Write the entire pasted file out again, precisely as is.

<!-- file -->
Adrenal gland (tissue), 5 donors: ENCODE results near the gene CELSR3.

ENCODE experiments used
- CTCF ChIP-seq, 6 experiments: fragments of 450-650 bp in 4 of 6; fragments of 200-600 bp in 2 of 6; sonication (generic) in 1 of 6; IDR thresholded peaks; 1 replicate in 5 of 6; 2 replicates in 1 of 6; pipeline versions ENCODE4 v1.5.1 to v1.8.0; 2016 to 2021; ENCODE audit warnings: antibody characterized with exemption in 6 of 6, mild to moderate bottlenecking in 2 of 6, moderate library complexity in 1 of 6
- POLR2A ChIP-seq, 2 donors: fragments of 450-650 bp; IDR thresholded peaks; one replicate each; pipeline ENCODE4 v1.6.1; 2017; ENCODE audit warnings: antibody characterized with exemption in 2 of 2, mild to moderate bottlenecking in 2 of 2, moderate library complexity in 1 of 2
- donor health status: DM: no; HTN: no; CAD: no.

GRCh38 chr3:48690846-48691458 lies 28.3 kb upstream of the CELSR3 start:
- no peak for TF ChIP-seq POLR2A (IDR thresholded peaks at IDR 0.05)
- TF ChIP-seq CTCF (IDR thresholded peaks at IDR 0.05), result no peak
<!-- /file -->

Adrenal gland (tissue), 5 donors: ENCODE results near the gene CELSR3.

ENCODE experiments used
- CTCF ChIP-seq, 6 experiments: fragments of 450-650 bp in 4 of 6; fragments of 200-600 bp in 2 of 6; sonication (generic) in 1 of 6; IDR thresholded peaks; 1 replicate in 5 of 6; 2 replicates in 1 of 6; pipeline versions ENCODE4 v1.5.1 to v1.8.0; 2016 to 2021; ENCODE audit warnings: antibody characterized with exemption in 6 of 6, mild to moderate bottlenecking in 2 of 6, moderate library complexity in 1 of 6
- POLR2A ChIP-seq, 2 donors: fragments of 450-650 bp; IDR thresholded peaks; one replicate each; pipeline ENCODE4 v1.6.1; 2017; ENCODE audit warnings: antibody characterized with exemption in 2 of 2, mild to moderate bottlenecking in 2 of 2, moderate library complexity in 1 of 2
- donor health status: DM: no; HTN: no; CAD: no.

GRCh38 chr3:48690846-48691458 lies 28.3 kb upstream of the CELSR3 start:
- no peak for TF ChIP-seq POLR2A (IDR thresholded peaks at IDR 0.05)
- TF ChIP-seq CTCF (IDR thresholded peaks at IDR 0.05), result no peak